Hostile Takeover Bid

AAA

DEFINITION of 'Hostile Takeover Bid'

An attempt to take over a company without the approval of the company's board of directors. When vying for control of a publicly-traded firm, the acquirer attempting the hostile takeover may proceed to bypass board approval in one of two ways typically.


First, the acquirer may attempt to buy enough shares of the company in order to acquire a controlling interest in the firm. Second, the acquirer may instead try to persuade existing shareholders to vote in a new board which will accept the takeover offer.

INVESTOPEDIA EXPLAINS 'Hostile Takeover Bid'

It is often difficult to acquire a controlling interest in a publicly-traded firm. Such a bid requires a large amount of capital and a good strategy to avoid bidding up the price too high. There are two main tactics employed to acquire a controlling interest. First, the acquirer may make a tender offer to the company's shareholders, pledging to buy shares of the company for a set price above the prevailing market price. Alternatively, an acquirer may wish to accumulate shares by buying directly in the market. However, this buying may cause a sharp increase in the stock price.


In either case, the acquirer must pay a premium over the market price to gain control over the firm.



RELATED TERMS
  1. Leveraged Buyback

    A repurchase of significant amount of shares through the use ...
  2. Takeover

    A corporate action where an acquiring company makes a bid for ...
  3. Unsolicited Bid

    An offer made by an individual, company or group of investors ...
  4. Self-Tender Defense

    A form of takeover defense against a hostile bid, in which the ...
  5. Kamikaze Defense

    A type of takeover defense mechanism sometimes resorted to by ...
  6. Takeover Artist

    An investor or company whose primary goal is to identify companies ...
RELATED FAQS
  1. Under what circumstances might a company decide to do a hostile takeover?

    A company may decide to attempt a hostile takeover if the target company's board of directors is not open to negotiations ... Read Full Answer >>
  2. How can a company buy back shares to fend off a hostile takeover?

    There are several reasons why a company may choose to repurchase some or all of the outstanding shares of its stock. This ... Read Full Answer >>
  3. What is the difference between a direct and an indirect distribution channel?

    A direct distribution channel is organized and managed by the firm itself. An indirect distribution channel relies on intermediaries ... Read Full Answer >>
  4. How does the level of mergers and takeovers in the Internet sector compare to the ...

    The level of mergers and takeovers in the Internet sector is higher than in the broader market. The Internet sector contains ... Read Full Answer >>
  5. What business structures expose entrepreneurs to unlimited liability?

    A company that seeks to expand through a horizontal integration can achieve economies of scale, economies of scope, increased ... Read Full Answer >>
  6. What are the benefits of investing in a money market fund?

    The U.S. Department of Justice, or DOJ, and the Federal Trade Commission, or FTC, use the Herfindahl-Hirschman Index, or ... Read Full Answer >>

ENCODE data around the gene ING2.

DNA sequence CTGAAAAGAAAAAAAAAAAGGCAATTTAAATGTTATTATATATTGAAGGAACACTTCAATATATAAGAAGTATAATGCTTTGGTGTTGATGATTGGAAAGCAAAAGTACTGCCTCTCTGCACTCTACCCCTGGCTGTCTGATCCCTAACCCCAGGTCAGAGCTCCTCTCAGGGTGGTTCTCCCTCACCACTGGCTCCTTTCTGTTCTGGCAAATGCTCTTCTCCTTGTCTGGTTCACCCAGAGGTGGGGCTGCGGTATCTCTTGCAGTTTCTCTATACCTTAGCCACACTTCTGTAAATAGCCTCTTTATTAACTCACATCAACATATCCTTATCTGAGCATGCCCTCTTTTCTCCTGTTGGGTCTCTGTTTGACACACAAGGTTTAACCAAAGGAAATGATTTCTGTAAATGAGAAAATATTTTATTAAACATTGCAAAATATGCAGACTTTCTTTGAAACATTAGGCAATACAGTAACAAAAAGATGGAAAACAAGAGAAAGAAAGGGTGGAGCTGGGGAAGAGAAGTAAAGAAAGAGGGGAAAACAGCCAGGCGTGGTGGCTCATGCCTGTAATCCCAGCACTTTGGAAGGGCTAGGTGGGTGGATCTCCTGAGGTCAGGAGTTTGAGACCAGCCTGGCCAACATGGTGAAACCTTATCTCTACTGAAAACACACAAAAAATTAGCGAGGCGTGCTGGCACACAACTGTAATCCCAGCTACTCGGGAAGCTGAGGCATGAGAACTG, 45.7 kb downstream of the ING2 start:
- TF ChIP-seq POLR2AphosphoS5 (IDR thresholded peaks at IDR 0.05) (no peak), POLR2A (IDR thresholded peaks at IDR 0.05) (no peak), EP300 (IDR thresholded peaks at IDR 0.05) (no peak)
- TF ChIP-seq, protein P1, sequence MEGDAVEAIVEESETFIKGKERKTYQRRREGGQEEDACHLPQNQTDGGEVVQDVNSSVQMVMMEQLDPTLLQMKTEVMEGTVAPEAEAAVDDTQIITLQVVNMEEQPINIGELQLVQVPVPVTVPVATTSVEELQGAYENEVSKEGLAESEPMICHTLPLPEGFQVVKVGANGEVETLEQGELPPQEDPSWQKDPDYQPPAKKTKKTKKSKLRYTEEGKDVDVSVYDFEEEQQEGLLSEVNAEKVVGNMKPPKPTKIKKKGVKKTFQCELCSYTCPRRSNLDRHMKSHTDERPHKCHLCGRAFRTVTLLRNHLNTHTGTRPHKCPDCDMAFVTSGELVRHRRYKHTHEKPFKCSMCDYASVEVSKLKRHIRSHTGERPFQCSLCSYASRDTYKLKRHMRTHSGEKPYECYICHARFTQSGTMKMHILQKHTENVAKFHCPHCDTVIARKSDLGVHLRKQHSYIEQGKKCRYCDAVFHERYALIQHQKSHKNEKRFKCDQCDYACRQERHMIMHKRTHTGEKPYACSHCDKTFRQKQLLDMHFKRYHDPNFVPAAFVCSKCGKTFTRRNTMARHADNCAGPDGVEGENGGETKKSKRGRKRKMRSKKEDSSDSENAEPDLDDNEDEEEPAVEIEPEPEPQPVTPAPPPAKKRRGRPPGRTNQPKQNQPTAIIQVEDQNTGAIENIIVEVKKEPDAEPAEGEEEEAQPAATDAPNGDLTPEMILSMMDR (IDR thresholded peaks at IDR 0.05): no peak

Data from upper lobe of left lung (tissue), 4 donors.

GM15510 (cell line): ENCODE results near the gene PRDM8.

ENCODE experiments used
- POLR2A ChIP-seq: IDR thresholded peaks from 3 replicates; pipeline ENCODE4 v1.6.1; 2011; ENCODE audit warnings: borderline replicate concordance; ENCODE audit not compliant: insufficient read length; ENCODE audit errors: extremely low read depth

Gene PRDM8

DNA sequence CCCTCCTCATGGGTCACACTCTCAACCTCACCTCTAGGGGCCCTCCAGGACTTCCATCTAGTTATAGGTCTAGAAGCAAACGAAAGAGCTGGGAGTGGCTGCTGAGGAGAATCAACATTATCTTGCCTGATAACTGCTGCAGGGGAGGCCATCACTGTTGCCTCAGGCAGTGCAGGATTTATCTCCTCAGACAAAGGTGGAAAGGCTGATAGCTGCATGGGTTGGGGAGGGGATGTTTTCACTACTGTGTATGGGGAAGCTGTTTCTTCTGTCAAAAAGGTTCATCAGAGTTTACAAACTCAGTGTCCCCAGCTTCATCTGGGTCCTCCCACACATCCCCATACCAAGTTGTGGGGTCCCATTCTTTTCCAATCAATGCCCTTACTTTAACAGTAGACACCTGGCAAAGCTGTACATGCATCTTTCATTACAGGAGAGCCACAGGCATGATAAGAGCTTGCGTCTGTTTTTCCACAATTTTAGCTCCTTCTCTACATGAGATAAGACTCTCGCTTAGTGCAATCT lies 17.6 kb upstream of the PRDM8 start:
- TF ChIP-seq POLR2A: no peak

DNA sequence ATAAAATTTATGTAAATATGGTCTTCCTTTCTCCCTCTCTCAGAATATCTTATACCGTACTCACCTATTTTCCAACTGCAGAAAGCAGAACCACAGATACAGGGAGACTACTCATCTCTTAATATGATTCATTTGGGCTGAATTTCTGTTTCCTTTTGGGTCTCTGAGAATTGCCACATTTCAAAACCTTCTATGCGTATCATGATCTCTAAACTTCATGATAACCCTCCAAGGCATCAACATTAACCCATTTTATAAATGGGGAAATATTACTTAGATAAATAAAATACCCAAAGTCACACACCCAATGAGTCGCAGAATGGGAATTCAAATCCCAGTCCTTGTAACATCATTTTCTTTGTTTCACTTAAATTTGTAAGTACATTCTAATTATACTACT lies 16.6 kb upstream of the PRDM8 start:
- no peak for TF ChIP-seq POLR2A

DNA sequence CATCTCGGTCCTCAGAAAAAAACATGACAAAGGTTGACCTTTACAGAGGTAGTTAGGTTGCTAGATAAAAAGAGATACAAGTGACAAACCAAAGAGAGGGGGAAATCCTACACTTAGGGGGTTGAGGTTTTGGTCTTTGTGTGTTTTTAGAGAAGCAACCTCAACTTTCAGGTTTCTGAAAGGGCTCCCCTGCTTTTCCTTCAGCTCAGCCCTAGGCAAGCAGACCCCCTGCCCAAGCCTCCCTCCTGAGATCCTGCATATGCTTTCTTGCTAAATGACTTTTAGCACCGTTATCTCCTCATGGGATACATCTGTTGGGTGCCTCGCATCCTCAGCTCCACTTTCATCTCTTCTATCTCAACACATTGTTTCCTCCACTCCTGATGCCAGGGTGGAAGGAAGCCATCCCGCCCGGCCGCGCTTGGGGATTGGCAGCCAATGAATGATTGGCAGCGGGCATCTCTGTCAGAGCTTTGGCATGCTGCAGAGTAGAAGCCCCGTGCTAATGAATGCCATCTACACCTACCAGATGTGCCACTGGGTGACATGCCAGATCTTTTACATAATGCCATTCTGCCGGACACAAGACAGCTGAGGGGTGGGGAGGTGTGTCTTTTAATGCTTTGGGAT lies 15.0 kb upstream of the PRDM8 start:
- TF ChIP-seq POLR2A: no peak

Related Articles
  1. Home & Auto

    The Getty Oil Takeover Fiasco

    It was the largest takeover in history and one of the most dramatic. Learn all about the fate of Getty Oil.
  2. Mutual Funds & ETFs

    Corporate Takeover Defense: A Shareholder's Perspective

    Find out the strategies corporations use to protect themselves from unwanted acquisitions.
  3. Options & Futures

    Pinpoint Takeovers First

    Use these seven steps to discover a takeover before the rest of the market catches on.
  4. Active Trading Fundamentals

    Trade Takeover Stocks With Merger Arbitrage

    This high-risk strategy attempts to profit from price discrepancies that arise during acquisitions.
  5. Bonds & Fixed Income

    Trademarks Of A Takeover Target

    These tips can lead you to little companies with big prospects.
  6. Economics

    What is a Business Model?

    Business model is the term for a company’s plan as to how it will earn revenue.
  7. Professionals

    Understanding Operations Management

    Operations management is concerned with converting materials and labor into goods and services as efficiently as possible to maximize profits.
  8. Investing

    American Airlines & US Airways Merger: It Matters!

    While the two airlines' merger creates a new giant in the industry and reduces choice for consumers and employees, investors should benefit.
  9. Economics

    What is a Management Buyout?

    A management buyout, or MBO, is a transaction where a company's management team purchases the assets and operations of the business they manage.
  10. Investing Basics

    What are Ordinary Shares?

    Ordinary shares are any type of shares that are not preferred and don’t pay any type of predetermined dividend amount.

You May Also Like

Hot Definitions
  1. Yield Curve

    A line that plots the interest rates, at a set point in time, of bonds having equal credit quality, but differing maturity ...
  2. Productivity

    An economic measure of output per unit of input. Inputs include labor and capital, while output is typically measured in ...
  3. Variance

    The spread between numbers in a data set, measuring Variance is calculated by taking the differences between each number ...
  4. Terminal Value - TV

    The value of a bond at maturity, or of an asset at a specified, future valuation date, taking into account factors such as ...
  5. Rule Of 70

    A way to estimate the number of years it takes for a certain variable to double. The rule of 70 states that in order to estimate ...
  6. Risk Premium

    The return in excess of the risk-free rate of return that an investment is expected to yield. An asset's risk premium is ...
Trading Center